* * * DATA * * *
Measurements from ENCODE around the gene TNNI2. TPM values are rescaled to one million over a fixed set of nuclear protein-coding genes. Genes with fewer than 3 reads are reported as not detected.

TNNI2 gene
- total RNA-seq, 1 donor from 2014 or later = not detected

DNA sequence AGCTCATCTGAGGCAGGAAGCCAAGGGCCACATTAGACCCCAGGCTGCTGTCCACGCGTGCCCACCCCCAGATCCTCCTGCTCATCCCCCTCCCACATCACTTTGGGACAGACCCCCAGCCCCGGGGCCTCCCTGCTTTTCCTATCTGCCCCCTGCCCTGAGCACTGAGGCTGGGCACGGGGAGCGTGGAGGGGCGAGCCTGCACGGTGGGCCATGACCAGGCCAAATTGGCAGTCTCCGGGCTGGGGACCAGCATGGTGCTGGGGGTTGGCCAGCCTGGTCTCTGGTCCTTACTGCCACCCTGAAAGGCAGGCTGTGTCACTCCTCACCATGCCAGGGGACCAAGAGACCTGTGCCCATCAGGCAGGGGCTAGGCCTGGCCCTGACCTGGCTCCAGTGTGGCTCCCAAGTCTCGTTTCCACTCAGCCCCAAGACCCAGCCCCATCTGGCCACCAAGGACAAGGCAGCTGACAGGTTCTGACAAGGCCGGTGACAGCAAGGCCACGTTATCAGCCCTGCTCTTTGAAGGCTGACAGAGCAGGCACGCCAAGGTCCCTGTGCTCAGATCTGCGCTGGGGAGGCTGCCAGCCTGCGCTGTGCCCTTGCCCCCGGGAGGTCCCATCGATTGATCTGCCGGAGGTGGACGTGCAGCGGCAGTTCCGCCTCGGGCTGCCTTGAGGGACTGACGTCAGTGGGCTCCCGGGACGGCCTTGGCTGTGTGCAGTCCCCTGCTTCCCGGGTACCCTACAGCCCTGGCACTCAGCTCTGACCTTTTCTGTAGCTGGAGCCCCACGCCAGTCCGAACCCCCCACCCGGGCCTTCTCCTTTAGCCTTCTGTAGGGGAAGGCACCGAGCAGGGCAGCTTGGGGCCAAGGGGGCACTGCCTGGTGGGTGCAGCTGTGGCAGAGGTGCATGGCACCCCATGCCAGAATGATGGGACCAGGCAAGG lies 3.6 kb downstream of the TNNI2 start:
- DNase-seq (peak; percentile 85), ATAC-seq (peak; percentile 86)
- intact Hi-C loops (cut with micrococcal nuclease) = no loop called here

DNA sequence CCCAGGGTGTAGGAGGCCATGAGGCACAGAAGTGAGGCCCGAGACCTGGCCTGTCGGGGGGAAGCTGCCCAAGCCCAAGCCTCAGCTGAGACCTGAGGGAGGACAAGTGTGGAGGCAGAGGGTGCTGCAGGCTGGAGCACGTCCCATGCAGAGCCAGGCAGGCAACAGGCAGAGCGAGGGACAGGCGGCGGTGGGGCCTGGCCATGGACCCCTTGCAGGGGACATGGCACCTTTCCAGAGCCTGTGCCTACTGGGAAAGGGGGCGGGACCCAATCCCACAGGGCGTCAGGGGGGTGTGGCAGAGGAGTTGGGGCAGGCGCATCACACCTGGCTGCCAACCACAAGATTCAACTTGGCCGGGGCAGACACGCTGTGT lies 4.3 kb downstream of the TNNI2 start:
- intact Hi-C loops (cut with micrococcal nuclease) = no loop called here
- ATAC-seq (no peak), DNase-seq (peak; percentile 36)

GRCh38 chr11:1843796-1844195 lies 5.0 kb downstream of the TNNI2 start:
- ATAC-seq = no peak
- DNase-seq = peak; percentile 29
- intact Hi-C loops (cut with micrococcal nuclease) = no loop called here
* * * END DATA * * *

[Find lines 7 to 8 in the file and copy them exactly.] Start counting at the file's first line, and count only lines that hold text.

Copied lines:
DNA sequence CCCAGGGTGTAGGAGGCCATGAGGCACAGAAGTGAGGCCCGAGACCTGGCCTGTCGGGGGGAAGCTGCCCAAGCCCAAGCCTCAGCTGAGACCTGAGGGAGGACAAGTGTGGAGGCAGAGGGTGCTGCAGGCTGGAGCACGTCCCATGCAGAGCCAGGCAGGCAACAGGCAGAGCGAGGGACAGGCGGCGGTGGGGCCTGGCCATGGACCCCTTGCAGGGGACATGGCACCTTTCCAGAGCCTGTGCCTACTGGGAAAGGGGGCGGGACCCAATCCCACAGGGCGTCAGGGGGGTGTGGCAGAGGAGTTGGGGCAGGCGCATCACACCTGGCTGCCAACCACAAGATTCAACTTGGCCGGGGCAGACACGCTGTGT lies 4.3 kb downstream of the TNNI2 start:
- intact Hi-C loops (cut with micrococcal nuclease) = no loop called here